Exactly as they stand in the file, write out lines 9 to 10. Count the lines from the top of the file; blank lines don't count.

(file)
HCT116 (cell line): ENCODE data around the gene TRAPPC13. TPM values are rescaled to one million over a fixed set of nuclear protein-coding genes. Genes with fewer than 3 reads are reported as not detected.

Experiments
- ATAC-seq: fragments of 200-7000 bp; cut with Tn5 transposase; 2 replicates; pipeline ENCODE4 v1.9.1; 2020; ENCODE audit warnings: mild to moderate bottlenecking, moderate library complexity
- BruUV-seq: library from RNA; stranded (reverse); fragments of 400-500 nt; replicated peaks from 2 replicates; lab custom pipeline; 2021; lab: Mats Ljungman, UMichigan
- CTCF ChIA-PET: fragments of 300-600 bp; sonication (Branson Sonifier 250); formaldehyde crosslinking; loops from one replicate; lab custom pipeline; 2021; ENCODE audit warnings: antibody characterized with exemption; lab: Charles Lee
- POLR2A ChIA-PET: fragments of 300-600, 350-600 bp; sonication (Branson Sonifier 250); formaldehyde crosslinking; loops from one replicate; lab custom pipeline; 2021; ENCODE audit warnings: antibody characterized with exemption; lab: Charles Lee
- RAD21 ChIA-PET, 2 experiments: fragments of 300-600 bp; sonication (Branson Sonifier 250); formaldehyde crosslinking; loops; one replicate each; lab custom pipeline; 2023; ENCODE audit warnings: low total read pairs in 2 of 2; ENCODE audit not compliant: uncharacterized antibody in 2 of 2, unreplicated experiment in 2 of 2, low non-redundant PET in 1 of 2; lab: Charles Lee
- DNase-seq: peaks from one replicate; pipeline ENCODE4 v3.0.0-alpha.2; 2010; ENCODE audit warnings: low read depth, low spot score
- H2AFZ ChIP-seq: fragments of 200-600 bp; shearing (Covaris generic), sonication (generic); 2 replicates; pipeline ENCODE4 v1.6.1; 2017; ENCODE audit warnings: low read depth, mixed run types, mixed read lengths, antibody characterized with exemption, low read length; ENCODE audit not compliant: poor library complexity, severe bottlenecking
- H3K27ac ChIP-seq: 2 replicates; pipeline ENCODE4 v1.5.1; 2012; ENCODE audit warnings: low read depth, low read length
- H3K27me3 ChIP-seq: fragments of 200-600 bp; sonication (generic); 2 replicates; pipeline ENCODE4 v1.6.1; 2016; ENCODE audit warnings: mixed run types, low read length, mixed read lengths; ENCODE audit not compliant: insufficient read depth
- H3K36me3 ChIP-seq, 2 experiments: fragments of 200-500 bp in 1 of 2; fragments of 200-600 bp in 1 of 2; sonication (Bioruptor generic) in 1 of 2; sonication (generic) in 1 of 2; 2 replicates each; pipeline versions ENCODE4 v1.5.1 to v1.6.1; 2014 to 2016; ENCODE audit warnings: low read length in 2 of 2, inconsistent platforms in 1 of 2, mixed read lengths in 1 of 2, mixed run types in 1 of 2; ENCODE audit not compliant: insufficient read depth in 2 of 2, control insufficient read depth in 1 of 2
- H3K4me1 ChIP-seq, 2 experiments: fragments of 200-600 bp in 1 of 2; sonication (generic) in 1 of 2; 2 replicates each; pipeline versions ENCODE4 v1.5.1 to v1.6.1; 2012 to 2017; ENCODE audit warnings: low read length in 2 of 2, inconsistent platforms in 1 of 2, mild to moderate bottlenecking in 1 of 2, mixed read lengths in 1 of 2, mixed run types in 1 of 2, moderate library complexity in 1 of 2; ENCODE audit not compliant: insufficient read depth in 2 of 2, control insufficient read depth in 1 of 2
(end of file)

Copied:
- H2AFZ ChIP-seq: fragments of 200-600 bp; shearing (Covaris generic), sonication (generic); 2 replicates; pipeline ENCODE4 v1.6.1; 2017; ENCODE audit warnings: low read depth, mixed run types, mixed read lengths, antibody characterized with exemption, low read length; ENCODE audit not compliant: poor library complexity, severe bottlenecking
- H3K27ac ChIP-seq: 2 replicates; pipeline ENCODE4 v1.5.1; 2012; ENCODE audit warnings: low read depth, low read length